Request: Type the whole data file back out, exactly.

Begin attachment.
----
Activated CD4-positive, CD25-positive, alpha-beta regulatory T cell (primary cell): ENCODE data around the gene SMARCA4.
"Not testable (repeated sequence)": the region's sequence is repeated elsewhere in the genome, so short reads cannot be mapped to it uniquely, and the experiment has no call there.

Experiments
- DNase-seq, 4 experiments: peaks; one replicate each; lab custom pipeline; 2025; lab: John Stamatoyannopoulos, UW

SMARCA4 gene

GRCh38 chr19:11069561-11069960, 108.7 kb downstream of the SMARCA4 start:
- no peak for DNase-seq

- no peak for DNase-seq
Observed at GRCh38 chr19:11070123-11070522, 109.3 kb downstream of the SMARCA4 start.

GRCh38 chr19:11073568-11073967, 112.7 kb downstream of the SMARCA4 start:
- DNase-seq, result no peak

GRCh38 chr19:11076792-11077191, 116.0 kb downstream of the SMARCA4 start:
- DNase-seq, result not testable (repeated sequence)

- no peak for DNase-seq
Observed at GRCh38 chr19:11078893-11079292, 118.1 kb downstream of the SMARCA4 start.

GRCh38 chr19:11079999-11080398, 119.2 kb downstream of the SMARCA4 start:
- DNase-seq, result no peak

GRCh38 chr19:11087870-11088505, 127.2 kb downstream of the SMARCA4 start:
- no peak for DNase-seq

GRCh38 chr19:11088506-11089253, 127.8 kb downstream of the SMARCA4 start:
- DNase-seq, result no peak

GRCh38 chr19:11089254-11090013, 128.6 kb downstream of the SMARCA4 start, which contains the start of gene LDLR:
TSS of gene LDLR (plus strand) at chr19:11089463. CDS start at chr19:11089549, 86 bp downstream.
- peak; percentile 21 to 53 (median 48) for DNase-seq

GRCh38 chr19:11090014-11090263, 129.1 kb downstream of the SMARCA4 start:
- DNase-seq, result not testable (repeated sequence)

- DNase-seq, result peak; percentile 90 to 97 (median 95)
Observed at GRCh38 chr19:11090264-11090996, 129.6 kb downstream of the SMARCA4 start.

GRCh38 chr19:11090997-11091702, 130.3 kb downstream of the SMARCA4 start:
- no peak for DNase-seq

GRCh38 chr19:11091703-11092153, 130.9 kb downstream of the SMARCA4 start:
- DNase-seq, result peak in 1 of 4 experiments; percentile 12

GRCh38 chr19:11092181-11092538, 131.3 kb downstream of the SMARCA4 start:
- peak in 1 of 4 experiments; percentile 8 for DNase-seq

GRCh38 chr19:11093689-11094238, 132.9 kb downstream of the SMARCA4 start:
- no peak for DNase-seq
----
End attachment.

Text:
Activated CD4-positive, CD25-positive, alpha-beta regulatory T cell (primary cell): ENCODE data around the gene SMARCA4.
"Not testable (repeated sequence)": the region's sequence is repeated elsewhere in the genome, so short reads cannot be mapped to it uniquely, and the experiment has no call there.

Experiments
- DNase-seq, 4 experiments: peaks; one replicate each; lab custom pipeline; 2025; lab: John Stamatoyannopoulos, UW

SMARCA4 gene

GRCh38 chr19:11069561-11069960, 108.7 kb downstream of the SMARCA4 start:
- no peak for DNase-seq

- no peak for DNase-seq
Observed at GRCh38 chr19:11070123-11070522, 109.3 kb downstream of the SMARCA4 start.

GRCh38 chr19:11073568-11073967, 112.7 kb downstream of the SMARCA4 start:
- DNase-seq, result no peak

GRCh38 chr19:11076792-11077191, 116.0 kb downstream of the SMARCA4 start:
- DNase-seq, result not testable (repeated sequence)

- no peak for DNase-seq
Observed at GRCh38 chr19:11078893-11079292, 118.1 kb downstream of the SMARCA4 start.

GRCh38 chr19:11079999-11080398, 119.2 kb downstream of the SMARCA4 start:
- DNase-seq, result no peak

GRCh38 chr19:11087870-11088505, 127.2 kb downstream of the SMARCA4 start:
- no peak for DNase-seq

GRCh38 chr19:11088506-11089253, 127.8 kb downstream of the SMARCA4 start:
- DNase-seq, result no peak

GRCh38 chr19:11089254-11090013, 128.6 kb downstream of the SMARCA4 start, which contains the start of gene LDLR:
TSS of gene LDLR (plus strand) at chr19:11089463. CDS start at chr19:11089549, 86 bp downstream.
- peak; percentile 21 to 53 (median 48) for DNase-seq

GRCh38 chr19:11090014-11090263, 129.1 kb downstream of the SMARCA4 start:
- DNase-seq, result not testable (repeated sequence)

- DNase-seq, result peak; percentile 90 to 97 (median 95)
Observed at GRCh38 chr19:11090264-11090996, 129.6 kb downstream of the SMARCA4 start.

GRCh38 chr19:11090997-11091702, 130.3 kb downstream of the SMARCA4 start:
- no peak for DNase-seq

GRCh38 chr19:11091703-11092153, 130.9 kb downstream of the SMARCA4 start:
- DNase-seq, result peak in 1 of 4 experiments; percentile 12

GRCh38 chr19:11092181-11092538, 131.3 kb downstream of the SMARCA4 start:
- peak in 1 of 4 experiments; percentile 8 for DNase-seq

GRCh38 chr19:11093689-11094238, 132.9 kb downstream of the SMARCA4 start:
- no peak for DNase-seq